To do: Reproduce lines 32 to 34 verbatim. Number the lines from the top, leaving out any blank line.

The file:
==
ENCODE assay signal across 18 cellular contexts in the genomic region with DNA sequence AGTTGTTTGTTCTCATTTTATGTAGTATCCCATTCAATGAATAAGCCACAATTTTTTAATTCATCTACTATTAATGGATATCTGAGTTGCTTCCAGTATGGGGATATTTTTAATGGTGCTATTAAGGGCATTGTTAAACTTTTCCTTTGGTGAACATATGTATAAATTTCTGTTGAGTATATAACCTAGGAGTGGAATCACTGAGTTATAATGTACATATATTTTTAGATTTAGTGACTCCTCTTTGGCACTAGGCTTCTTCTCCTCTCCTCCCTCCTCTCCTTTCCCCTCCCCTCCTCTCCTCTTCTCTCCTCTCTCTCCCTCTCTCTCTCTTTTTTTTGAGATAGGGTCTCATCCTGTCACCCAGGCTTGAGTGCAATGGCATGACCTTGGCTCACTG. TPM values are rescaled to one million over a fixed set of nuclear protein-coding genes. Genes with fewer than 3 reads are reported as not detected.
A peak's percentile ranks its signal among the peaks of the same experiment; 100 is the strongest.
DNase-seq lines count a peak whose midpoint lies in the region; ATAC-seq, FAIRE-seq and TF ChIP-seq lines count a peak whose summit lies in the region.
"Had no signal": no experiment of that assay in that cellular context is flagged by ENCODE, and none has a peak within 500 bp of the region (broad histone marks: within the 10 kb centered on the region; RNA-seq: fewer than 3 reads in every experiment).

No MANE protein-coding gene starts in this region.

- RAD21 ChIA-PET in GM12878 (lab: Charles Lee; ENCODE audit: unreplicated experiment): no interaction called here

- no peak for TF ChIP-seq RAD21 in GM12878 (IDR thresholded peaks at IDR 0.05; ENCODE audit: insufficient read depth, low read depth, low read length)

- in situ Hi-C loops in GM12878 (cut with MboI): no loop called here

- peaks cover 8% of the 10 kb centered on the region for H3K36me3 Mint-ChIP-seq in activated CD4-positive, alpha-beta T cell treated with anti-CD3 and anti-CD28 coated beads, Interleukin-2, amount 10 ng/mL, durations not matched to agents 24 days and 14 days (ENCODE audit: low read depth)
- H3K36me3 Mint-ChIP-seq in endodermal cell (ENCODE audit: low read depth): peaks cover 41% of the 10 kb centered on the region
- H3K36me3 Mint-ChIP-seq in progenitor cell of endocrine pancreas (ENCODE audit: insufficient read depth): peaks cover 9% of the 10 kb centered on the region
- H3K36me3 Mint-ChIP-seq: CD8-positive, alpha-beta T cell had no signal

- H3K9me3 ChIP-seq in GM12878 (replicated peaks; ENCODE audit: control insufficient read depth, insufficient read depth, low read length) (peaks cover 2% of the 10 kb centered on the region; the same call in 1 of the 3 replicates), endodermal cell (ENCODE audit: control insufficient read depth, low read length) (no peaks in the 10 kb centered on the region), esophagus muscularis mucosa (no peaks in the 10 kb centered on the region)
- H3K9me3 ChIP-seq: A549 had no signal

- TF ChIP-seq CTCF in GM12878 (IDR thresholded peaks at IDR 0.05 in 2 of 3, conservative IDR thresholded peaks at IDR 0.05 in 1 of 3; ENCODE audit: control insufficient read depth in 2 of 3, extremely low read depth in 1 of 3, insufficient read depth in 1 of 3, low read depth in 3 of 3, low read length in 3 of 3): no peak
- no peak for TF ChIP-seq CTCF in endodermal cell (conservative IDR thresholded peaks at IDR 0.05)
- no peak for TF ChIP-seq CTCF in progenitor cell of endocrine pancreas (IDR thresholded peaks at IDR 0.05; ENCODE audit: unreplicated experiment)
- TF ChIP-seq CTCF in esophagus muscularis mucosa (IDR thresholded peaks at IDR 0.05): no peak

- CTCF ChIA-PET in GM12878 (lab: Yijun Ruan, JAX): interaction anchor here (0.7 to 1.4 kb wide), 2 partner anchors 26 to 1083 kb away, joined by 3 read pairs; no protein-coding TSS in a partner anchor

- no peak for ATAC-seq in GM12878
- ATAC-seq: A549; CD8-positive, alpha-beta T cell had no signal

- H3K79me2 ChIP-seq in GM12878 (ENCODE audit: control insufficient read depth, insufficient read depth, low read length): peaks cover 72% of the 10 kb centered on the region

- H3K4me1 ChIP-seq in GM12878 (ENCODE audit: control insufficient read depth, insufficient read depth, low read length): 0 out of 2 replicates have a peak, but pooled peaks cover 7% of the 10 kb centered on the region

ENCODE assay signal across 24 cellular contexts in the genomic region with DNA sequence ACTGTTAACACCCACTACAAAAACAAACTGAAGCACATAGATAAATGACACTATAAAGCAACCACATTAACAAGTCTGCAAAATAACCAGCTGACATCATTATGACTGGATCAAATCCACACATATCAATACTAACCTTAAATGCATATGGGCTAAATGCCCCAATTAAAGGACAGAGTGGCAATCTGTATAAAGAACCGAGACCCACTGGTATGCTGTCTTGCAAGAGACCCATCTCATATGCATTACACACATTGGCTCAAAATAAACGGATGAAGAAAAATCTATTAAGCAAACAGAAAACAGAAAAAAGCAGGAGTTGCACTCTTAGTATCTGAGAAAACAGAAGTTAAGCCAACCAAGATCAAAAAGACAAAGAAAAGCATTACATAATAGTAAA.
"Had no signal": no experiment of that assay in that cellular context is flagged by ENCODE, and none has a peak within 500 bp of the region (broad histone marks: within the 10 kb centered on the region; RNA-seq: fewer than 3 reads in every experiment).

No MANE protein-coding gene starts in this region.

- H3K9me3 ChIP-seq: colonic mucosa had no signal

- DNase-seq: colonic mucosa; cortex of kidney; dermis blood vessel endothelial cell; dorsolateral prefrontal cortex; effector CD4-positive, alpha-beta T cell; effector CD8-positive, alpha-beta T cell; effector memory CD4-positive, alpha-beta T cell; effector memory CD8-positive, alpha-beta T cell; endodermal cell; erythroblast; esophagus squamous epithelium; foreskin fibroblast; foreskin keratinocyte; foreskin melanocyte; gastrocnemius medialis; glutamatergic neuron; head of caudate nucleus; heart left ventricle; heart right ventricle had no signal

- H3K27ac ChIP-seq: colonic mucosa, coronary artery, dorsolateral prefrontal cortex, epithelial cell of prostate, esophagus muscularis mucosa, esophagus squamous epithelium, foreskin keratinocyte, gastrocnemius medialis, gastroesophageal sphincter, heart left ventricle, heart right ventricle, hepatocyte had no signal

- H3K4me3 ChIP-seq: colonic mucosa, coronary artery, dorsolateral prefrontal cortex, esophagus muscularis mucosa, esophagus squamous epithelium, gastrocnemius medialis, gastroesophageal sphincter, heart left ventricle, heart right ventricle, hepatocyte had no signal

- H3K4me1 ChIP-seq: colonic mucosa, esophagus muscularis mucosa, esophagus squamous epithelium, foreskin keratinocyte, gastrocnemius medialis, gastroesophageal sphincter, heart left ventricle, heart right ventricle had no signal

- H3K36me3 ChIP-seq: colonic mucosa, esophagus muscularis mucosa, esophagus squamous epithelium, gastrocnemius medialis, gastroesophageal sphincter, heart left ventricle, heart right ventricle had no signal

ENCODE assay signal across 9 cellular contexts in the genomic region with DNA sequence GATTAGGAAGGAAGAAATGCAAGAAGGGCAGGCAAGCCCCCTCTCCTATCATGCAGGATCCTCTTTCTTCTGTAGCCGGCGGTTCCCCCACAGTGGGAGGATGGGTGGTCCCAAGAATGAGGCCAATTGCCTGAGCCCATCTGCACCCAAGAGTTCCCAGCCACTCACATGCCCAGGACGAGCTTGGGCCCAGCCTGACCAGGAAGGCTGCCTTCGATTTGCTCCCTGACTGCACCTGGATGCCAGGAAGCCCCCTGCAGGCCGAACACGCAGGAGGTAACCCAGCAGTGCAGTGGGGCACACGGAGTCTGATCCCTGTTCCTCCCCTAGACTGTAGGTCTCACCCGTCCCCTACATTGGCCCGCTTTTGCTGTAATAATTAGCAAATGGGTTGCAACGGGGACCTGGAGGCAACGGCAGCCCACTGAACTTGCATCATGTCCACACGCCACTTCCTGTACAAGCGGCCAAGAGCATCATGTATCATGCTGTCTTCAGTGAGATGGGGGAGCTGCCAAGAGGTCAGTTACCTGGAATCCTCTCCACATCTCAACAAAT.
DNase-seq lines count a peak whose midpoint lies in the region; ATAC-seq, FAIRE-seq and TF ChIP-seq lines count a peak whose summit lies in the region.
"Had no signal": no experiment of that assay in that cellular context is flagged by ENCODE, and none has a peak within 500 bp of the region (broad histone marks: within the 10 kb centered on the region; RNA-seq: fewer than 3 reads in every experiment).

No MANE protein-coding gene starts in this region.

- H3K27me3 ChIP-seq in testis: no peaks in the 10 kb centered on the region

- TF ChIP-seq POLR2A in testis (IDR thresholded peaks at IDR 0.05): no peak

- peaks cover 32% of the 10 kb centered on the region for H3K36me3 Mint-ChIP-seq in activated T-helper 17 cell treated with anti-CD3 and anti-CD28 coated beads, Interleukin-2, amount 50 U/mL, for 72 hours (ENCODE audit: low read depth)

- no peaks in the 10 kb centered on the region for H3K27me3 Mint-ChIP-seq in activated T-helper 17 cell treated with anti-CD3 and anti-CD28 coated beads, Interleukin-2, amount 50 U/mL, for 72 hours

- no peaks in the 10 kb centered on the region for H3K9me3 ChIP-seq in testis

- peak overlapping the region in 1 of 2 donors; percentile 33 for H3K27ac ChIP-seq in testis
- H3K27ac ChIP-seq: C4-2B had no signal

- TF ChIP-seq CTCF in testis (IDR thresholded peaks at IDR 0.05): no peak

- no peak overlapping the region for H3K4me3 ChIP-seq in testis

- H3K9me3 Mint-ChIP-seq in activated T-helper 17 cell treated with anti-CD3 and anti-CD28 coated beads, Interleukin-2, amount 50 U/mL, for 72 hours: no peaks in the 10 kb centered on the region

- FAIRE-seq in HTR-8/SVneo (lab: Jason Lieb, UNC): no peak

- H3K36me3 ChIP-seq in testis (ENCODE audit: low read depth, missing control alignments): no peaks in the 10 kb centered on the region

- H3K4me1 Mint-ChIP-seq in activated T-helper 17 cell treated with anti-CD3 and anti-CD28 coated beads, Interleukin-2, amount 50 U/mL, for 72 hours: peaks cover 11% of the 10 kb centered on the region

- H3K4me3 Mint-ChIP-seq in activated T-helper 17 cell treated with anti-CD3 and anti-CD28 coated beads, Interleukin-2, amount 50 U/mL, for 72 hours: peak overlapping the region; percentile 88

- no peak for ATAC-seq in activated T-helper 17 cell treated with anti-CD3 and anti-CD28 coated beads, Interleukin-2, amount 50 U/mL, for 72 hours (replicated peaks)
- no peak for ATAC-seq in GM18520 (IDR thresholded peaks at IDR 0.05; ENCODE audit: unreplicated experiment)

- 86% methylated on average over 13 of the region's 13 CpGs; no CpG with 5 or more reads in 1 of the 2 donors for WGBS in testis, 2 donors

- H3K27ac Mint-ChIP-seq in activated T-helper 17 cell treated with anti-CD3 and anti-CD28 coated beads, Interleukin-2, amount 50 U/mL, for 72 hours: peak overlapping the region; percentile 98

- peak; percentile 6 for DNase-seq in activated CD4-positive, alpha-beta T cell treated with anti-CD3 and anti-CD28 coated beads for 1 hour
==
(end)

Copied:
- H3K36me3 ChIP-seq: colonic mucosa, esophagus muscularis mucosa, esophagus squamous epithelium, gastrocnemius medialis, gastroesophageal sphincter, heart left ventricle, heart right ventricle had no signal

ENCODE assay signal across 9 cellular contexts in the genomic region with DNA sequence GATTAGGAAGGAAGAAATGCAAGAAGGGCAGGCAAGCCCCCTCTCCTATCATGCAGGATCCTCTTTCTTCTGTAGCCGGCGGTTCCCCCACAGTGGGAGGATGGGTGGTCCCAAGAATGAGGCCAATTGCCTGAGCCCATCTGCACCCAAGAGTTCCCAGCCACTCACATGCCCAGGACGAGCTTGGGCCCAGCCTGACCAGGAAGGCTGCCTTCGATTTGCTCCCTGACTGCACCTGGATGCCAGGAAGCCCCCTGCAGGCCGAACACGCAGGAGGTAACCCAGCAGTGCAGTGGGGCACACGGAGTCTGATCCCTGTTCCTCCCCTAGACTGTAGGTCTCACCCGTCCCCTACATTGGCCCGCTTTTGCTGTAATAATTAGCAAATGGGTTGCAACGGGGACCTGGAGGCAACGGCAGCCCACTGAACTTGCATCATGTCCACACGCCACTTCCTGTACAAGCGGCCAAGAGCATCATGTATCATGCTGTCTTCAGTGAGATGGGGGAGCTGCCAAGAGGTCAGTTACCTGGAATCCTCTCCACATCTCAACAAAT.
DNase-seq lines count a peak whose midpoint lies in the region; ATAC-seq, FAIRE-seq and TF ChIP-seq lines count a peak whose summit lies in the region.